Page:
Carrie Nation moved to Guthrie, Oklahoma 4 years later. Guthrie was the capitol of Oklahoma Territory at the time and she wanted to make sure that Oklahoma entered the Union as a dry state. She went on a lecture tour and published “The Hatchet” from 1905-1906. She was successful in her efforts and Oklahoma became a dry state on November 16, 1907. Carrie Nation passed away 4 years later in Leavenworth, Kansas. 

One of Carrie Nation’s hatchets and hatchet pins are at the Oklahoma Territorial Museum in Guthrie, Oklahoma (pictured below). According to a museum employee, Carrie Nation once lived in Guthrie for 6 months and would give speeches at a bar, get arrested, and then the bar owner (who brought her there) would bail her out. Carrie Nation drew a crowd wherever she went and he paid to bring her to Oklahoma to hopefully increase the sales at his business. Carrie Nation took every opportunity to speak about the temperance cause she so strongly believed in.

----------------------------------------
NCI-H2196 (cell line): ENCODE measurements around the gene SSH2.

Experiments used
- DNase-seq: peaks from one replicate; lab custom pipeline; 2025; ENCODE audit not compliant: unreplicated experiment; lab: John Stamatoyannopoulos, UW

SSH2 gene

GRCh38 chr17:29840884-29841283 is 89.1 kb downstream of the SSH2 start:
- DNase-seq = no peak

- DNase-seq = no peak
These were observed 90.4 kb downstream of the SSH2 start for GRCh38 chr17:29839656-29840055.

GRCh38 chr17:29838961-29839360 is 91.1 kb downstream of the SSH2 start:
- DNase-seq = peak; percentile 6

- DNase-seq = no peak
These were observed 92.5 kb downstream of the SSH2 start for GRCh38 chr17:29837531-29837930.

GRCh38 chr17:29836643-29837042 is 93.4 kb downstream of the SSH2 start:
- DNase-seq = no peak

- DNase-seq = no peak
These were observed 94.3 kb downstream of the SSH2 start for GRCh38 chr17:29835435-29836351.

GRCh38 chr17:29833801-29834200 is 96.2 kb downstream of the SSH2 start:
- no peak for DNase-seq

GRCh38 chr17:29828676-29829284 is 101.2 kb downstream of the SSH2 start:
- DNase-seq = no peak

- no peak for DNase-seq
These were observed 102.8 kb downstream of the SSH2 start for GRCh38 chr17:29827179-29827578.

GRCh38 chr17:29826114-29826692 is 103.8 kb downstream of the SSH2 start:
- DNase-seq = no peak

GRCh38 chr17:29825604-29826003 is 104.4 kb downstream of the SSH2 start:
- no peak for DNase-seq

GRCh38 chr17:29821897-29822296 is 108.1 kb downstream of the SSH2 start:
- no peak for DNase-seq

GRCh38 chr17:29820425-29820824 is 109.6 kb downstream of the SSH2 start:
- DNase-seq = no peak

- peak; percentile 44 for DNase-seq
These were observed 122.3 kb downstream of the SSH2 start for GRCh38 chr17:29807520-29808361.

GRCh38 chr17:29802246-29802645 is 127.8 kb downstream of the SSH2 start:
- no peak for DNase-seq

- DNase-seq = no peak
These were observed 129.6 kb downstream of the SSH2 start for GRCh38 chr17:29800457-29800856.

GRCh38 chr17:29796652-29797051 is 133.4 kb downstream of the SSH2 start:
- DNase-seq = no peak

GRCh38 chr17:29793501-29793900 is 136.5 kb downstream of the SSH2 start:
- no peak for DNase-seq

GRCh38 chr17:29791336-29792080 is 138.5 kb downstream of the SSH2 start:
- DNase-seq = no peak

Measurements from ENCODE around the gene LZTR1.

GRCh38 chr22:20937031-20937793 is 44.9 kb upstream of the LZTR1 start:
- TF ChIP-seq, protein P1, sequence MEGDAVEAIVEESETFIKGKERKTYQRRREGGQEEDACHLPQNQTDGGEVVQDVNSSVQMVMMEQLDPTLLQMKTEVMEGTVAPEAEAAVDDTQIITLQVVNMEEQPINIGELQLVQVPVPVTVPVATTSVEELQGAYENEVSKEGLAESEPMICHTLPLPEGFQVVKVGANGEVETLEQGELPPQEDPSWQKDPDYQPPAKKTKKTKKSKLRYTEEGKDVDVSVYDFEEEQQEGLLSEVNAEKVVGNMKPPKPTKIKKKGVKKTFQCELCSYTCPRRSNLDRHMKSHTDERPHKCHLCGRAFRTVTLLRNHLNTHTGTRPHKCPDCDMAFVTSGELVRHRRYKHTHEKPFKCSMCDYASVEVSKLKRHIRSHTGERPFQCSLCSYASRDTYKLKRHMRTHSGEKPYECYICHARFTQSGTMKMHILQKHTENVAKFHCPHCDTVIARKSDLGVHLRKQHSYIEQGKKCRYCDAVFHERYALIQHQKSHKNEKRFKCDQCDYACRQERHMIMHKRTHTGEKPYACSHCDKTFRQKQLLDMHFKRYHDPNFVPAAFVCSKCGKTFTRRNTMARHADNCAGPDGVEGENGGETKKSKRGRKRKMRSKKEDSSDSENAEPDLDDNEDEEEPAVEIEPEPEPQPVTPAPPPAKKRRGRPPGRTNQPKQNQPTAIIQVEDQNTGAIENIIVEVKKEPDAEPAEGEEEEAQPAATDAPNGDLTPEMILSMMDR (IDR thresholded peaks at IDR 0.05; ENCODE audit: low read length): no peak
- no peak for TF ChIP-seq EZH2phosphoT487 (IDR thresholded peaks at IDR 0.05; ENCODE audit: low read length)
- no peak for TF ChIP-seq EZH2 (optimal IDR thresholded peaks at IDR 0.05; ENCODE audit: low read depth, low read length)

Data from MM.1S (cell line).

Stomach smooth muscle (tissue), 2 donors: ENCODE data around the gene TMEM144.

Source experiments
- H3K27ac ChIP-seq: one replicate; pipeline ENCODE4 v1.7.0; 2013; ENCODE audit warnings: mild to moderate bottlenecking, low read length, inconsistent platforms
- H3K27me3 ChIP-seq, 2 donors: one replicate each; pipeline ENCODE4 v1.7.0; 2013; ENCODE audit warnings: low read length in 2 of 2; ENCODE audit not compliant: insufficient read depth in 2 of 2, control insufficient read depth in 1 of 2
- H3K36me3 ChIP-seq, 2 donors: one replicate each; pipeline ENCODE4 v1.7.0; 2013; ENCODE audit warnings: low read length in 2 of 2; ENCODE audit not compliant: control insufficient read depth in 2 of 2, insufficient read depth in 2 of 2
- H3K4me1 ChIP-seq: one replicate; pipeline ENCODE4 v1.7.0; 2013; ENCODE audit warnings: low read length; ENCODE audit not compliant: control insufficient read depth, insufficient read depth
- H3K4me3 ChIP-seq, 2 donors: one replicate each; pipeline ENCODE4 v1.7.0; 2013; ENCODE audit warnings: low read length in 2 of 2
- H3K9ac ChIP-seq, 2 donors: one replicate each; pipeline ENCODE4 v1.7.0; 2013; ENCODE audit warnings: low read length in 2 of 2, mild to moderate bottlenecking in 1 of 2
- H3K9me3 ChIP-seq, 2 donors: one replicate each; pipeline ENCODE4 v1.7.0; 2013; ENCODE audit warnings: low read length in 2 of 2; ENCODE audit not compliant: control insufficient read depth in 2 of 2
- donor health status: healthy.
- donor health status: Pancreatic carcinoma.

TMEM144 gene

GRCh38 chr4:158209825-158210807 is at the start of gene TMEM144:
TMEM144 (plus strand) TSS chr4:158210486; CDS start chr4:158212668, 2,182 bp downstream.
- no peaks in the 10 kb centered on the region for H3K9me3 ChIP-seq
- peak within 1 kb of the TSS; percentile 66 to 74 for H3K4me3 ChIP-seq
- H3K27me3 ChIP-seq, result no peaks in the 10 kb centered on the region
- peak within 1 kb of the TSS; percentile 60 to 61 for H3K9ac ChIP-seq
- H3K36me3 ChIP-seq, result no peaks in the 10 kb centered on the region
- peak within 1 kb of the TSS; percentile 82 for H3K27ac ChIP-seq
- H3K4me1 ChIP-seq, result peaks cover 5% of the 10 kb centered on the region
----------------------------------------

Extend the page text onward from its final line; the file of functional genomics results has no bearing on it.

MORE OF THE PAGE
Concluding Thoughts

I REALLY liked this museum. It’s definitely in my Top 10 favorite museums in Oklahoma list! I loved the layout of the museum and the staff member working the Saturday I went was so kind and knowledgable. I will definitely be going back and plan to spend more time walking though the museum. I hope you’ll pay this museum a visit!

Happy Traveling! I’ll talk to ya soon! 🙂

Visit

406 East Oklahoma Avenue

Guthrie, Oklahoma 73044

TRAVEL TIP: This museum requires admission – please see their website for details. I did see on their Instagram page that this year the museum offered free admission on Saturday of 89ers weekend. So, keep that in mind!